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Grover Barn and the Underground Railroad

John Brown as portrayed by Kerry Altenbernd told the story.

When Jim Daniels, a slave in Missouri, found that his owner had died, he feared that he and his family would be sold and separated.  Daniels contacted John Brown for help.  Brown brought Daniels and his family out of Missouri to the Grover farm near Lawrence.  The “cargo” of 12 people stayed several nights in the Grover’s new stone barn, then began a journey on the Underground Railway that would take them north and east through Nebraska, Iowa, Illinois, and Michigan, en route to freedom in Canada.  The Grovers defied federal law by harboring the fugitives, risking fines and imprisonment.

Judy Sweets, local historian and archivist, has dedicated her energy to researching the Underground Railroad in Douglas County.  She explained that there are originally thirty sites on the Railroad in the area.  Two remain in Lawrence:  the Grover Barn at Stone Barn Terrace and Lawrence Avenue and the Miller Farm at Haskell and 19th Street.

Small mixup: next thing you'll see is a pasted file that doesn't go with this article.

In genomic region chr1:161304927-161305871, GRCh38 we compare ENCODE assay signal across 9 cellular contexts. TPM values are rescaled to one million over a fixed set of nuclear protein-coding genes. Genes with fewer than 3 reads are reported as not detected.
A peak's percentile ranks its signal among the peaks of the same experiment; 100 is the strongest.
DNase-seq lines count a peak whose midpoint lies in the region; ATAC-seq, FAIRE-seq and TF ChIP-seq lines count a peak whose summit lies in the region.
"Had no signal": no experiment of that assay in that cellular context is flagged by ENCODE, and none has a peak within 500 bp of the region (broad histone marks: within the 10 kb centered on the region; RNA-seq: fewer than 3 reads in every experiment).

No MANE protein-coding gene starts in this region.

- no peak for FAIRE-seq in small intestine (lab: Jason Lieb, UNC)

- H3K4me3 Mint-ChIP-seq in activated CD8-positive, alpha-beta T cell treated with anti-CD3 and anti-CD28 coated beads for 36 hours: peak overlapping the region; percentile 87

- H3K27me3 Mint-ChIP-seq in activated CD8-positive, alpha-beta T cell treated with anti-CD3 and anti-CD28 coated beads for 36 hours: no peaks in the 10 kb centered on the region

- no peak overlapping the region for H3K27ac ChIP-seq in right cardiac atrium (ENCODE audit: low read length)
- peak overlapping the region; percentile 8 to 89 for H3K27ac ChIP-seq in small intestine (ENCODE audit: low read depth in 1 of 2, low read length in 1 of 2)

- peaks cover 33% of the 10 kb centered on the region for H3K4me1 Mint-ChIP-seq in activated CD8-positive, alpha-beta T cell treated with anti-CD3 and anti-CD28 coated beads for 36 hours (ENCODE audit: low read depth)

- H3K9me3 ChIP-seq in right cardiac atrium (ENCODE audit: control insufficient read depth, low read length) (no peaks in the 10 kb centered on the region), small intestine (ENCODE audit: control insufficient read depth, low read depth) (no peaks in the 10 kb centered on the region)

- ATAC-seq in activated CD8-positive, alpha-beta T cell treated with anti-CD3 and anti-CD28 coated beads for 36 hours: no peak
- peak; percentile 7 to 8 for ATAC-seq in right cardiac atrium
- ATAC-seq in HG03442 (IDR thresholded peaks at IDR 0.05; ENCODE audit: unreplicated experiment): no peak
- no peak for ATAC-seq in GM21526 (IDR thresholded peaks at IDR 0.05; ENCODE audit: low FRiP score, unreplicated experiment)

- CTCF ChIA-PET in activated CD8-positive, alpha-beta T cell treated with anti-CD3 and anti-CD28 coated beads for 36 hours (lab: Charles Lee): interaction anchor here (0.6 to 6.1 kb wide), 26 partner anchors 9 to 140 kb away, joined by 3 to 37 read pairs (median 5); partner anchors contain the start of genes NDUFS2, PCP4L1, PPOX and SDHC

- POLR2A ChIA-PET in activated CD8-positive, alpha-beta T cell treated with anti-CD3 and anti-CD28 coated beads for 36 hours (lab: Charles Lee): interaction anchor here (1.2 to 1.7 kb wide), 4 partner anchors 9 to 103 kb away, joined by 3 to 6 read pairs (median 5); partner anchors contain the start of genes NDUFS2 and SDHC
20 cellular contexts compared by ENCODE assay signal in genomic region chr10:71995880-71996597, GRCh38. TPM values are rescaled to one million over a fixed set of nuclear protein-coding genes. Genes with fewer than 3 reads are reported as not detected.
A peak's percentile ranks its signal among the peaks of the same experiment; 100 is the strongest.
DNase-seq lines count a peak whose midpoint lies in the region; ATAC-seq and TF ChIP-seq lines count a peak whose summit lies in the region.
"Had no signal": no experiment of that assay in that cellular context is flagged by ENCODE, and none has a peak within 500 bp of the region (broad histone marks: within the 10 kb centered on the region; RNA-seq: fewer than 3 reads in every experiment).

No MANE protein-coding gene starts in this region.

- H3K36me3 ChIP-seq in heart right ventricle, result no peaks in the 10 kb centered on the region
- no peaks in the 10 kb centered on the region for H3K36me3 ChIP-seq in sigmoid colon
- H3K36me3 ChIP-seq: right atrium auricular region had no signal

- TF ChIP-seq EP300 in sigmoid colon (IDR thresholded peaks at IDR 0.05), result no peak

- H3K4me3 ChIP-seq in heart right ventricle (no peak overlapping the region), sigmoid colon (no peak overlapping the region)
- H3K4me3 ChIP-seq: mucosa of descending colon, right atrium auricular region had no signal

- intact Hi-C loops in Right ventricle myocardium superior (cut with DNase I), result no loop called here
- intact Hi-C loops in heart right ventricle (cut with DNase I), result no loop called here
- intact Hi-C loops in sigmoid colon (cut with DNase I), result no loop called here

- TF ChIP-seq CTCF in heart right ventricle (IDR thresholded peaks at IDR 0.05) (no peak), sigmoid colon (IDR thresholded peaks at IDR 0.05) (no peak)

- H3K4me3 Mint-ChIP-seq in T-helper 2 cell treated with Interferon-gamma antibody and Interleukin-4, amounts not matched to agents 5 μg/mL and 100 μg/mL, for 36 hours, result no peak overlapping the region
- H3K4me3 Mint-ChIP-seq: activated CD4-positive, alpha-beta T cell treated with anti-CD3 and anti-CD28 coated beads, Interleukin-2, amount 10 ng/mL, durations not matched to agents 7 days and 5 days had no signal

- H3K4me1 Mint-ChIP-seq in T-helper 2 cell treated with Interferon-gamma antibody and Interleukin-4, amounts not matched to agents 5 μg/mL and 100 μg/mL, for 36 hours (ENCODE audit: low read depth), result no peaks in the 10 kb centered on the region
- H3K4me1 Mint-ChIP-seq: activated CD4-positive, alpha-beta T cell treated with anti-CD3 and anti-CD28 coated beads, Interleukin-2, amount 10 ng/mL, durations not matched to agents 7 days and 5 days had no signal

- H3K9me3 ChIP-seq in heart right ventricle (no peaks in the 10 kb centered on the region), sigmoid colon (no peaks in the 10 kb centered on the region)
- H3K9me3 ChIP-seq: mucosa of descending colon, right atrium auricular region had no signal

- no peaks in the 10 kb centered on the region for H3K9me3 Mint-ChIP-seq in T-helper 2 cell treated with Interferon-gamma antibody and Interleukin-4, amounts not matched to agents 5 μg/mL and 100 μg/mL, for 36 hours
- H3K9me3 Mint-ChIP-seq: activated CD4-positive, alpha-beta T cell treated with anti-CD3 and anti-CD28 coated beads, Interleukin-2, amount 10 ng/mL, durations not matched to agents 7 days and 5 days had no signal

The stone barn was built in 1858 by Joel Grover and his wife Emily on their 180-acre farm located about a mile-and-a-half south and west of the center of Lawrence at the time.  When the Grover family finally left the farm in 1953, the barn was used as a sculpture studio for many years.  In 1981, the Grover Barn was refurbished by the City of Lawrence to serve as Fire Station #4.

Recently, the Guardians of Grover Barn announced that the barn has been designated as a documented Underground Railroad site on the Network to Freedom by the National Park Service.

The Underground Railroad in Lawrence

Jim Peters, Director of Osher Lifelong Learning Institute and fellow member of Lawrence Central Rotary, tells the story of the underground railroad in Lawrence.

The Lane Trail, named for abolitionist James H. Lane, was established in 1856 to bypass proslavery strongholds in Missouri and provide free-state settlers a safe route into Kansas with terminus in Topeka.  The trail is approximated today by US Highway 75.  Settlers left Iowa City to go west into Nebraska and south into Kansas, but John Brown and others used the trail in reverse to transport slaves north to freedom.

Frequently, runaway slaves would hide in and around Lawrence as they waited to join a group traveling north to safety.  Gover Barn in Lawrence was a key staging area during the 1850s.  In December 1858, the barn housed slaves recruited in Missouri by John Brown as they awaited their chance to escape.

Narratives written by Lawrence and Douglas County residents tell of the perils of hiding slaves during this era.  Many describe the relationships they built with the runaways and their concern for them after they left their protective barns and cellars.

 

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